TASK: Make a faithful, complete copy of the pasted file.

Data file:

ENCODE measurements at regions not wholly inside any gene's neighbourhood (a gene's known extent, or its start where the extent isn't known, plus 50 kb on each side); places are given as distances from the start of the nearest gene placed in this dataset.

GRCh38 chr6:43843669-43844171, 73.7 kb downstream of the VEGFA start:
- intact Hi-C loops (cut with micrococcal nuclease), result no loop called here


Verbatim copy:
ENCODE measurements at regions not wholly inside any gene's neighbourhood (a gene's known extent, or its start where the extent isn't known, plus 50 kb on each side); places are given as distances from the start of the nearest gene placed in this dataset.

GRCh38 chr6:43843669-43844171, 73.7 kb downstream of the VEGFA start:
- intact Hi-C loops (cut with micrococcal nuclease), result no loop called here